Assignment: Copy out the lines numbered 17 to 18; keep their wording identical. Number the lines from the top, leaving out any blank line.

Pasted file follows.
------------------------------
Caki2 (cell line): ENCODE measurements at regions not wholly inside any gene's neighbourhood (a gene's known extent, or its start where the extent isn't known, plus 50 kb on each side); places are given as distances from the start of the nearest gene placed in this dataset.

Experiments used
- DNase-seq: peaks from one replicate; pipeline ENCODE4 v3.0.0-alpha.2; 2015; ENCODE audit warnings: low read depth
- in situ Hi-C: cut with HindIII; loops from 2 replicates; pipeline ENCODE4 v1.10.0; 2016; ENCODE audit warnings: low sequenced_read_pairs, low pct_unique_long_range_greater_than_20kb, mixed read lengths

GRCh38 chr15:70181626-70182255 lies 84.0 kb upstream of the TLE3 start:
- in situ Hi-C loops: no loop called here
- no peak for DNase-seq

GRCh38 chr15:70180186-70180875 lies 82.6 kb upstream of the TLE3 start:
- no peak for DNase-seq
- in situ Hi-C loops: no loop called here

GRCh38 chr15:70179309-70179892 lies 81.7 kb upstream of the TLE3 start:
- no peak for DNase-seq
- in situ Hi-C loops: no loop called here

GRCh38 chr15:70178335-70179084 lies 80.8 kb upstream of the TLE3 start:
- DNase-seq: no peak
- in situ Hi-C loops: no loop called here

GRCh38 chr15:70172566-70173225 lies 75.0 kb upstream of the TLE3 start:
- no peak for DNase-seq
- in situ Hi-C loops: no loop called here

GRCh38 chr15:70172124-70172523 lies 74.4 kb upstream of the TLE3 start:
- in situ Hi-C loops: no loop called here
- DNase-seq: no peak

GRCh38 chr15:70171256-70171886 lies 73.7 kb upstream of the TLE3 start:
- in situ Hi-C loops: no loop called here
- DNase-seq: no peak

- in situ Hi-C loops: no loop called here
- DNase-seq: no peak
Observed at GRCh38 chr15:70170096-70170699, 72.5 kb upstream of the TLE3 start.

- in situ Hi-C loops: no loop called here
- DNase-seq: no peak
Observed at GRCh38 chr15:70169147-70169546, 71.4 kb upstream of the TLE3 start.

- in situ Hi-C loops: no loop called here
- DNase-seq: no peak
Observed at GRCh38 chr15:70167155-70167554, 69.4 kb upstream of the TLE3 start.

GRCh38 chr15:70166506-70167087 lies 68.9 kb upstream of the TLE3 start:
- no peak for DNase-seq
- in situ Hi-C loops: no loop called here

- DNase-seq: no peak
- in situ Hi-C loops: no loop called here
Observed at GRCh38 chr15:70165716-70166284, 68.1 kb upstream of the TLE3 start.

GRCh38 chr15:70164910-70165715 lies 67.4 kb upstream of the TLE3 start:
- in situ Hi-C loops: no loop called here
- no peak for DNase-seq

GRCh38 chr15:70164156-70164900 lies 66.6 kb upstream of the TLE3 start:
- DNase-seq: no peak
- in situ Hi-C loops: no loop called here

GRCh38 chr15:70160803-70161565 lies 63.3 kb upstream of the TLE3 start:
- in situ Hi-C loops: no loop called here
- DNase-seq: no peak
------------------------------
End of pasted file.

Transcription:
GRCh38 chr15:70172566-70173225 lies 75.0 kb upstream of the TLE3 start:
- no peak for DNase-seq